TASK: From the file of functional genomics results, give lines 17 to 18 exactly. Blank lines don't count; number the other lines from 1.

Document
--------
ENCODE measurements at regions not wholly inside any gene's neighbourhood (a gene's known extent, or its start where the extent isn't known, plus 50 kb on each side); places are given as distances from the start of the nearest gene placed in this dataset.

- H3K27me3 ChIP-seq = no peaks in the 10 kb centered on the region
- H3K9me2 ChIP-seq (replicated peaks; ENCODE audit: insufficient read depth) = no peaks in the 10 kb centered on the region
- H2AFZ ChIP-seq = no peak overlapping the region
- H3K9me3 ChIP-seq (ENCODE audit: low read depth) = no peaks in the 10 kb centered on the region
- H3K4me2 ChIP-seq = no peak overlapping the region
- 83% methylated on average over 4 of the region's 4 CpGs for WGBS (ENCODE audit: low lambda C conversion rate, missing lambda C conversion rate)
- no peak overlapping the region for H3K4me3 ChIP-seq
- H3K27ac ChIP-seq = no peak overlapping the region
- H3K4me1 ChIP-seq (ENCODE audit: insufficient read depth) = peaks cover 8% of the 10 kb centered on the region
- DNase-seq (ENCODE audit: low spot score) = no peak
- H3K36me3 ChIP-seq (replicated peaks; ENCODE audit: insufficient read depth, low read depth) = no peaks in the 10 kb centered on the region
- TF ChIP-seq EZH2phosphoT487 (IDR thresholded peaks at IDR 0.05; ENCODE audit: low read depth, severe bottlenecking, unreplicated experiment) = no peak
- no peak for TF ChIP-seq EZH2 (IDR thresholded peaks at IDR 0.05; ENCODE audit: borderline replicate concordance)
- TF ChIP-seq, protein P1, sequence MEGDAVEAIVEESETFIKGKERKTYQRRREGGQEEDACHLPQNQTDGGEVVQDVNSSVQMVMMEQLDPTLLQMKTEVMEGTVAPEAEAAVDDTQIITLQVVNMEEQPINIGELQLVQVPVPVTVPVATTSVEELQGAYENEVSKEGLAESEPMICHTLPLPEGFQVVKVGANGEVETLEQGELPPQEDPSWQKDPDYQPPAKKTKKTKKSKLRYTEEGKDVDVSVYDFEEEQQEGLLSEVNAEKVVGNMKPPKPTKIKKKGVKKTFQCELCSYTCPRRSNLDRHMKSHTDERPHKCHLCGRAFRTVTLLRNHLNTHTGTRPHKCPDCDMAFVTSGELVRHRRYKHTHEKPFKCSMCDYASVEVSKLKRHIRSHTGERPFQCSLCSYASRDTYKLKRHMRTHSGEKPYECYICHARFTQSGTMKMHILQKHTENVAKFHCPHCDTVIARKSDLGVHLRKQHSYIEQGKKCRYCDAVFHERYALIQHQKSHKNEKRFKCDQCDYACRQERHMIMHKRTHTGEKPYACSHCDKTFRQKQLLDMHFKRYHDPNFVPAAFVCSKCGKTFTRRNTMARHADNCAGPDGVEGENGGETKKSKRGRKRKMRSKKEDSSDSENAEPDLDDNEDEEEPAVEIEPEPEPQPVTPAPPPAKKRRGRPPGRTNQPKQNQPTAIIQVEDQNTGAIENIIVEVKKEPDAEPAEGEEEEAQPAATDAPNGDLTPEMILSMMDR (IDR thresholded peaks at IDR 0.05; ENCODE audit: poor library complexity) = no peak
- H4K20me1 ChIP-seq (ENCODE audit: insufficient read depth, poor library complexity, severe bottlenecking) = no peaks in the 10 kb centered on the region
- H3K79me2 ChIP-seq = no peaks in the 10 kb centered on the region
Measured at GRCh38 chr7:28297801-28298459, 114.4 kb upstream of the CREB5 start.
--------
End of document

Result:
- H3K79me2 ChIP-seq = no peaks in the 10 kb centered on the region
Measured at GRCh38 chr7:28297801-28298459, 114.4 kb upstream of the CREB5 start.